A recent report by Harvard Business Review-Analytic Services cites eight hard skills CIOs say will be most important in 2020 and b
Big data is a stepping stone for the exponential growth of IoT
Someday soon, we’ll be able to look back on the idea of big data and laugh the way we do when we talk about other transformative (but now obsolete) technologies like the VCR and the fax machine. We’ll laugh because what we once thought of as transformative will be viewed as nothing more than a quaint stepping-stone. Yes, there is more big data on the way, but we aren’t simply talking about bigger data, we’re talking about data in a third dimension, thanks to the Internet of Things (IoT).
What is the third dimension of data? Put simply, it represents the interaction of data collection, analysis, and decision-making encapsulated and embedded into the product itself. That is the promise of the IoT. But to understand what is possible in the third dimension, it helps to know the strengths and limitations of the first two dimensions.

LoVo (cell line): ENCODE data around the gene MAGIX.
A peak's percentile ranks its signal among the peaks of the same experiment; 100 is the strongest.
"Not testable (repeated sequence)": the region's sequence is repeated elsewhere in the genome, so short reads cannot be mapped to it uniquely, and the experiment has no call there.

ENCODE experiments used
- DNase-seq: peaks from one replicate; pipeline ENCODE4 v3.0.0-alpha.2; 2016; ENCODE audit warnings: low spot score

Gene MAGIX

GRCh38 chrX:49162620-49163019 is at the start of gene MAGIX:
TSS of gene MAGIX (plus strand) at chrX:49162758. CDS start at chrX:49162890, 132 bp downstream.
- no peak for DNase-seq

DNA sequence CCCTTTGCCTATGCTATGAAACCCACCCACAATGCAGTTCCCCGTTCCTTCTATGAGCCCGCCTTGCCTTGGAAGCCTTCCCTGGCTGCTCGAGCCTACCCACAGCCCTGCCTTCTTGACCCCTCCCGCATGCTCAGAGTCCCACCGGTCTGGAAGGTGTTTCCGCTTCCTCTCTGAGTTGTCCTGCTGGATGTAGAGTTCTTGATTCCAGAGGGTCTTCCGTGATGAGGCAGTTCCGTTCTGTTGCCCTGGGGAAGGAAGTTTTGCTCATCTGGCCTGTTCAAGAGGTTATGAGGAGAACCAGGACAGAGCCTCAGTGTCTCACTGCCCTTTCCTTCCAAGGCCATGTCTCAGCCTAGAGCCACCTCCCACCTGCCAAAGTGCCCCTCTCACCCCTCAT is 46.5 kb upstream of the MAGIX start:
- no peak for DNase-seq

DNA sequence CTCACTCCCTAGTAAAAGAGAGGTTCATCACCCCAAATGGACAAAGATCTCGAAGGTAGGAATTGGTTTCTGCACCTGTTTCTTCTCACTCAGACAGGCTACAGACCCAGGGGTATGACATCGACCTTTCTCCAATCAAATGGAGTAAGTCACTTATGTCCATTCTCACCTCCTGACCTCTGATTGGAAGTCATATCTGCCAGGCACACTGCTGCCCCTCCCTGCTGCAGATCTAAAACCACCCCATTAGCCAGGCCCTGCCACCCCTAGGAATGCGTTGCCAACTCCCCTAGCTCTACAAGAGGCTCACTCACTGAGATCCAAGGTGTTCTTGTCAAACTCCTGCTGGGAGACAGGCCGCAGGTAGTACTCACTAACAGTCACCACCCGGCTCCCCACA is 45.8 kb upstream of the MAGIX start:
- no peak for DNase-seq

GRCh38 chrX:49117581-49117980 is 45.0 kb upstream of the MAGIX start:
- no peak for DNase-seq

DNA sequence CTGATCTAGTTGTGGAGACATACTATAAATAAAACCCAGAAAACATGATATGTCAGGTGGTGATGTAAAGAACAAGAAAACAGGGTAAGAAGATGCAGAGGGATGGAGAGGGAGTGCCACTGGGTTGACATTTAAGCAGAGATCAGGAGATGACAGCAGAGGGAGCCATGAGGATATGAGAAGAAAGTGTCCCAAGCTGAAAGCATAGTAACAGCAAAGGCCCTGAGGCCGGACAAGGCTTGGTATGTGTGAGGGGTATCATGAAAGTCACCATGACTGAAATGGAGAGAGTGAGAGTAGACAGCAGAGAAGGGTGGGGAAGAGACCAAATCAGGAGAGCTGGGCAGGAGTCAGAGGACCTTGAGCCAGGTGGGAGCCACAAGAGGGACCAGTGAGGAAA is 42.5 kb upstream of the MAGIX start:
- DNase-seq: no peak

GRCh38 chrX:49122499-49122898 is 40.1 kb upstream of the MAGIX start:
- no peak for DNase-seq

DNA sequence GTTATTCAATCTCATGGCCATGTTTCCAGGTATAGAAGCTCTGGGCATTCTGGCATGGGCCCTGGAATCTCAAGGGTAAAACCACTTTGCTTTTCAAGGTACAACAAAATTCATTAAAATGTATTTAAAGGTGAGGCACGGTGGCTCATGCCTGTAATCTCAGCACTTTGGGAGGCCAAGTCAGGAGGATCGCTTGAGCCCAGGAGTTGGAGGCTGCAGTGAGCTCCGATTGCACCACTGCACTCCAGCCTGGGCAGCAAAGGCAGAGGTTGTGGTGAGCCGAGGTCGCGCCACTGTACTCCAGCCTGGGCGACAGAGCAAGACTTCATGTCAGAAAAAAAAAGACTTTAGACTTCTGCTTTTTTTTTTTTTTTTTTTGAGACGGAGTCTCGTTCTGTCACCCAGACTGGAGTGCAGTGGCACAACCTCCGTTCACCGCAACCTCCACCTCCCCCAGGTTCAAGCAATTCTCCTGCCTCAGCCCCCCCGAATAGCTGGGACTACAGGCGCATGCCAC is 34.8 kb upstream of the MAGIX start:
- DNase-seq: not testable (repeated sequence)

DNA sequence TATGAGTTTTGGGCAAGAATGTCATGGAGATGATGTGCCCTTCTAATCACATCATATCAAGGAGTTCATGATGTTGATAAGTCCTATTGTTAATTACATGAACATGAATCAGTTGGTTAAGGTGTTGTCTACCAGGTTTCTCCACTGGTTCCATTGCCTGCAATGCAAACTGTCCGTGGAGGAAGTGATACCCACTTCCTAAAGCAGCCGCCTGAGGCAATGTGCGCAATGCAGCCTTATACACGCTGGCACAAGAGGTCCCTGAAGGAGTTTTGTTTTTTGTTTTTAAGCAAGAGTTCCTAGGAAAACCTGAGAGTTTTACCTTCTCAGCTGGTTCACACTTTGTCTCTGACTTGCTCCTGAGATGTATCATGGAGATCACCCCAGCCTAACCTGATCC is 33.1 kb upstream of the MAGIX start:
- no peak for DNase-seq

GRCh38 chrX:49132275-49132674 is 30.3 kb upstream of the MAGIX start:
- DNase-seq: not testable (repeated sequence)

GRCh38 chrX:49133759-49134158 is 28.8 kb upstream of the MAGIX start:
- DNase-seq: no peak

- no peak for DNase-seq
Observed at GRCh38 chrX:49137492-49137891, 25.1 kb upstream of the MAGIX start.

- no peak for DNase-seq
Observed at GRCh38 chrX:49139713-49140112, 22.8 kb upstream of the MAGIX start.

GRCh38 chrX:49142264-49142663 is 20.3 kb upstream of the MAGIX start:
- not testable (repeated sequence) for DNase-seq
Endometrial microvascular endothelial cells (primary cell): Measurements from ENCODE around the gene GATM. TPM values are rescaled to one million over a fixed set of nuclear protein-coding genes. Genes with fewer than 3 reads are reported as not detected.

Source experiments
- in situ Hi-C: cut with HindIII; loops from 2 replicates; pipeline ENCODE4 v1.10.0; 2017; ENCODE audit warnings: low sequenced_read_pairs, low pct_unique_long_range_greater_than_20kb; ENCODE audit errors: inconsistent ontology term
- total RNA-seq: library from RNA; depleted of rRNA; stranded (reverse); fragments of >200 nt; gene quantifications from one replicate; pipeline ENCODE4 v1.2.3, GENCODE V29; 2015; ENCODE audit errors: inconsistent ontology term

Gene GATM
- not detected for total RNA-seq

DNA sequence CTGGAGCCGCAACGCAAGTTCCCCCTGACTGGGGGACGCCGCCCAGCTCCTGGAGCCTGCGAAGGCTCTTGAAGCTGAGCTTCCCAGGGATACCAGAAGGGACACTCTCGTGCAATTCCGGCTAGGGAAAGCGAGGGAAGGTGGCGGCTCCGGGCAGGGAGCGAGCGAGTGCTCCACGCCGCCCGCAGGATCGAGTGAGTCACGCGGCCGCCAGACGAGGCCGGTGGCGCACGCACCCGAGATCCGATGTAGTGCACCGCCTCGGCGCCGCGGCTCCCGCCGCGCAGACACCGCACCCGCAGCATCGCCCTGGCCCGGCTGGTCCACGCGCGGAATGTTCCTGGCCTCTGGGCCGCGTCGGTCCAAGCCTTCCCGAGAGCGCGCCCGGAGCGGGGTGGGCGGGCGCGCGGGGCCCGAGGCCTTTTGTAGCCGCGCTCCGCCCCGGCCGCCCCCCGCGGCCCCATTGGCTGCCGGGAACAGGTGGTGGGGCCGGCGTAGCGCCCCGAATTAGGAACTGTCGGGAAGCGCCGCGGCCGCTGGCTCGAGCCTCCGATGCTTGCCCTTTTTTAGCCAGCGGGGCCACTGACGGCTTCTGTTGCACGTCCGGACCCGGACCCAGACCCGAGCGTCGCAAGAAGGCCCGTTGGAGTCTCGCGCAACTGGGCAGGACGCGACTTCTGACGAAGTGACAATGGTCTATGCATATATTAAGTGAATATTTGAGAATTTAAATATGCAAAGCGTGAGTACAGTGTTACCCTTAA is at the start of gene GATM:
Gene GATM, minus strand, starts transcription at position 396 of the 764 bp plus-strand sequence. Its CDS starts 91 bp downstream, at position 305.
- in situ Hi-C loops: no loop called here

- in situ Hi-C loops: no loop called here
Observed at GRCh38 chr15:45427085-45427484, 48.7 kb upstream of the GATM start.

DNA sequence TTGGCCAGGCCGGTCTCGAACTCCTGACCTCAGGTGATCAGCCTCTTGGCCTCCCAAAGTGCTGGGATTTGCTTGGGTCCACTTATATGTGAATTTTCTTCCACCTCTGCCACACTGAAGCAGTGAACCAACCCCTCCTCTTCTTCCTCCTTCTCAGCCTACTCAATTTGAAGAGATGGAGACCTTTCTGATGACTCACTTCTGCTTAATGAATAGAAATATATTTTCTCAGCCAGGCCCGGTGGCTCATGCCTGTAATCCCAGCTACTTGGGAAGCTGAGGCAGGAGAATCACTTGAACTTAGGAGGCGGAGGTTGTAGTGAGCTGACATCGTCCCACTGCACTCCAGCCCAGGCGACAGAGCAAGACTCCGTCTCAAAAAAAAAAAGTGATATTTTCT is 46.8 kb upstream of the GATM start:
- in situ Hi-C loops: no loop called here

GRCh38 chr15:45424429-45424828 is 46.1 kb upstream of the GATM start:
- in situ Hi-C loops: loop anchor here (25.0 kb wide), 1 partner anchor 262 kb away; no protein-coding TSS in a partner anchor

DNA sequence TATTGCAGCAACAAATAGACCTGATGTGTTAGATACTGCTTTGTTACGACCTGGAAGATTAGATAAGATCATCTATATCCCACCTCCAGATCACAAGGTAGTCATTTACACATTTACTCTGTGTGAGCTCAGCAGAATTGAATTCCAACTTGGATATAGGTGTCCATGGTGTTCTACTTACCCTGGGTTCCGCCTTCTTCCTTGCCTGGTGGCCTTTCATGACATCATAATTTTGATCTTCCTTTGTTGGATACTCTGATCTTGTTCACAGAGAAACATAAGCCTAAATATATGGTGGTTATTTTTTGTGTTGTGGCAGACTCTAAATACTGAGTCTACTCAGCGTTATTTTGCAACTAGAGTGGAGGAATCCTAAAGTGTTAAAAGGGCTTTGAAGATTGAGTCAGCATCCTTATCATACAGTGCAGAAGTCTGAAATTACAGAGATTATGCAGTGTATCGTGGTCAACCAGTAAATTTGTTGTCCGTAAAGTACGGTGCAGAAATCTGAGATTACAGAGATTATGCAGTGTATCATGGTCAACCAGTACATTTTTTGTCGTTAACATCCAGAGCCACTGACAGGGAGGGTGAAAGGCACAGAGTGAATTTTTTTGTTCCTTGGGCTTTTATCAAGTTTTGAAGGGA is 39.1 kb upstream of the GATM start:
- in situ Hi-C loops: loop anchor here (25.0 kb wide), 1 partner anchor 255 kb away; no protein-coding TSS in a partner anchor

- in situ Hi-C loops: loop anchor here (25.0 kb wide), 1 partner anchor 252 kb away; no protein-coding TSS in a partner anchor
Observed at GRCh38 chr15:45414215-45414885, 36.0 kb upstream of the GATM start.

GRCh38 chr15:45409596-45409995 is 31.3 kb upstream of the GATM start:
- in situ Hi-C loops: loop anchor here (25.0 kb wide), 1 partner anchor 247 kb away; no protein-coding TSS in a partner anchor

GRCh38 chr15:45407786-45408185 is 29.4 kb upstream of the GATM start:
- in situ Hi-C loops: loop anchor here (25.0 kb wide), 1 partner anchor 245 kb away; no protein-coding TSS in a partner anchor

What is the first dimension of data?
Historically, businesses quantified a relatively small amount of customer transactions and correlated them by using demographics. Essentially, this could be called linear data. Direct mail and CRM environments are perhaps the best examples of linear data in marketing.
The idea of linear, or first dimensional, data was to make direct causal connections that would inform marketing decisions that would then improve success rates and lower costs. If you made more than $200,000 a year, for example, you were a prospect for a luxury car like a BMW. Compared to the alternative — no data mining at all — using income to filter prospects improved efficiency and felt like a giant leap into the future. But from today’s perch, this kind of filtering is incredibly inefficient, especially given the fact that none of that data speaks to consumer intent.
What is the second dimension of data?